Failure to forgive places a heavy burden on us, a burden so heavy that our heads are bowed earthwards and we are thus prevented from lifting our attention heavenwards where we can assess all that God has for us to live joyously and to run this race successfully. The reason to forgive is to remove that debilitating burden and set us free.

Jesus showed us the way when, by cruel and evil people he was put to death, and just before he died said, "Father, forgive them; for they know not what they do." (Luke 23:34) And this wonderful example was followed by the first Christian martyr Stephen who just before he died after being stoned said, "Lord Jesus, receive my spirit. And he kneeled down, and cried with a loud voice, Lord, lay not this sin to their charge. And when he had said this, he fell asleep." (Acts 7:59-60)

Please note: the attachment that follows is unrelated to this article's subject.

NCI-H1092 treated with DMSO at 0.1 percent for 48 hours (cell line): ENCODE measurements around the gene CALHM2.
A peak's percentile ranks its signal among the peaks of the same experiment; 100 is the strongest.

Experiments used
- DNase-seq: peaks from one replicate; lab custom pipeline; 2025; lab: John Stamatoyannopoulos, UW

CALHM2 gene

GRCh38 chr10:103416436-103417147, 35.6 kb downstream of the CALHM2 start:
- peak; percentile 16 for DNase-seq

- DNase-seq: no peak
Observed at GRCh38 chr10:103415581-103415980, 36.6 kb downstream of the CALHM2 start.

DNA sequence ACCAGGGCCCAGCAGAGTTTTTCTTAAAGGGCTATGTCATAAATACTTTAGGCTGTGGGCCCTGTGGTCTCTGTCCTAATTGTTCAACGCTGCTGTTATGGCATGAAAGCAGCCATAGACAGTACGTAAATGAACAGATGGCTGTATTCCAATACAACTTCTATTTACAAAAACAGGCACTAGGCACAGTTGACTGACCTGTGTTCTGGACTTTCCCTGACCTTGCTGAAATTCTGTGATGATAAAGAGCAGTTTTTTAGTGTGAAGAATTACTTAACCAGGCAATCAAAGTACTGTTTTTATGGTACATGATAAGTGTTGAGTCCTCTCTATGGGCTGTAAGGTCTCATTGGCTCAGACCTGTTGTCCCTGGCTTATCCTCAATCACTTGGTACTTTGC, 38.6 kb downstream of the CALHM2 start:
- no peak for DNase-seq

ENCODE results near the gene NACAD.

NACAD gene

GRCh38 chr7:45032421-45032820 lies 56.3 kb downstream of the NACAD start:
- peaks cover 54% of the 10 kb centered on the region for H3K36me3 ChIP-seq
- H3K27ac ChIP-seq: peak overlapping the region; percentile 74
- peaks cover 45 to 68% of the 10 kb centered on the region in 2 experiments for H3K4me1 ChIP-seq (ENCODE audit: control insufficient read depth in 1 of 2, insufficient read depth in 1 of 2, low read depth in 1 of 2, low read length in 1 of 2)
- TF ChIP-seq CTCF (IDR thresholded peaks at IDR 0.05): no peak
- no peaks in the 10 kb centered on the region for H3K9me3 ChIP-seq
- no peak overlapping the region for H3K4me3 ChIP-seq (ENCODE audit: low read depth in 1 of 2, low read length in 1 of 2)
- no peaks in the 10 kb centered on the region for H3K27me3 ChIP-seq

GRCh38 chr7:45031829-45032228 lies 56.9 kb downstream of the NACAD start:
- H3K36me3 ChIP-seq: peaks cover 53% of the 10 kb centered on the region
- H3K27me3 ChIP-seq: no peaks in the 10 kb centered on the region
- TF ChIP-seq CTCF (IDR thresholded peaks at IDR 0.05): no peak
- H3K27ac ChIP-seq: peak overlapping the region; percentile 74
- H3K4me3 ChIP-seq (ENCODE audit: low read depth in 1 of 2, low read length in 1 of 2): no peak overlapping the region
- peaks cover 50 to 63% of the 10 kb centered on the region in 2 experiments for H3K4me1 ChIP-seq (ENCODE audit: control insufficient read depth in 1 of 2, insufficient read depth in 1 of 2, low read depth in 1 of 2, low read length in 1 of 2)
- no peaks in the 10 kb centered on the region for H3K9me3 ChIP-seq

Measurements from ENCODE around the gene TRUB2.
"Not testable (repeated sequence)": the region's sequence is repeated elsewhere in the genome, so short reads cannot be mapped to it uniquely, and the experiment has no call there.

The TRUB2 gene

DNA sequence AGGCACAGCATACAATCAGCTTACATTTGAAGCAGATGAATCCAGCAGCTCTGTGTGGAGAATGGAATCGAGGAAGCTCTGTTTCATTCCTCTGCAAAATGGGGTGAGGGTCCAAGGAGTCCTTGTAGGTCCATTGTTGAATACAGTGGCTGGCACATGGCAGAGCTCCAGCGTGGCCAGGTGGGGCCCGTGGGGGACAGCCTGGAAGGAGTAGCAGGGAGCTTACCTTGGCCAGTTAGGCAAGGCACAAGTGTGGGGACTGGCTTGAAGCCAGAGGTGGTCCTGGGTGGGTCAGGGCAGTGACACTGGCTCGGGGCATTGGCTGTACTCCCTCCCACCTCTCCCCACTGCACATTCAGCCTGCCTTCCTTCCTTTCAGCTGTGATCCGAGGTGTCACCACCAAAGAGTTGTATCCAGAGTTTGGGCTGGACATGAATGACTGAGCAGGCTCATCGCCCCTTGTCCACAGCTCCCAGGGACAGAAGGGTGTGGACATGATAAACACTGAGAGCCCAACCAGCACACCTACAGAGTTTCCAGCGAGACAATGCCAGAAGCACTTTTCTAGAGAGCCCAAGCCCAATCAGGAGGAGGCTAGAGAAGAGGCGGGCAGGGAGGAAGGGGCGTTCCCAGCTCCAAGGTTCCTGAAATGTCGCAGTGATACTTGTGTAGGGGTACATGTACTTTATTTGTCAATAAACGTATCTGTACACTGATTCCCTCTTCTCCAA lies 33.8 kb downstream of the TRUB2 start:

Christians are people who know what it cost to follow Jesus Christ, what it means to say from the heart, "not my will but thine be done" and no matter how galling it might be at times, we always have to do what is right for God requires no less. It is this determination to do God's will that makes us true believers whether or not those who offend against us do the proper thing.

This we should always remember that God will always hold us responsible for our own actions, or inactions, and will judge or reward us accordingly. We might not win the demon for Christ but we can stop the demon's attitude from causing us to stumble.

Enough said.

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Dr. Henderson Ward received his Doctor of Divinity in theology, with distinction, from Masters International School of Divinity, USA, where he is currently a post-doctoral fellow. Dr. Ward's career involved pastoring, evangelism, and teaching. Copyright 2017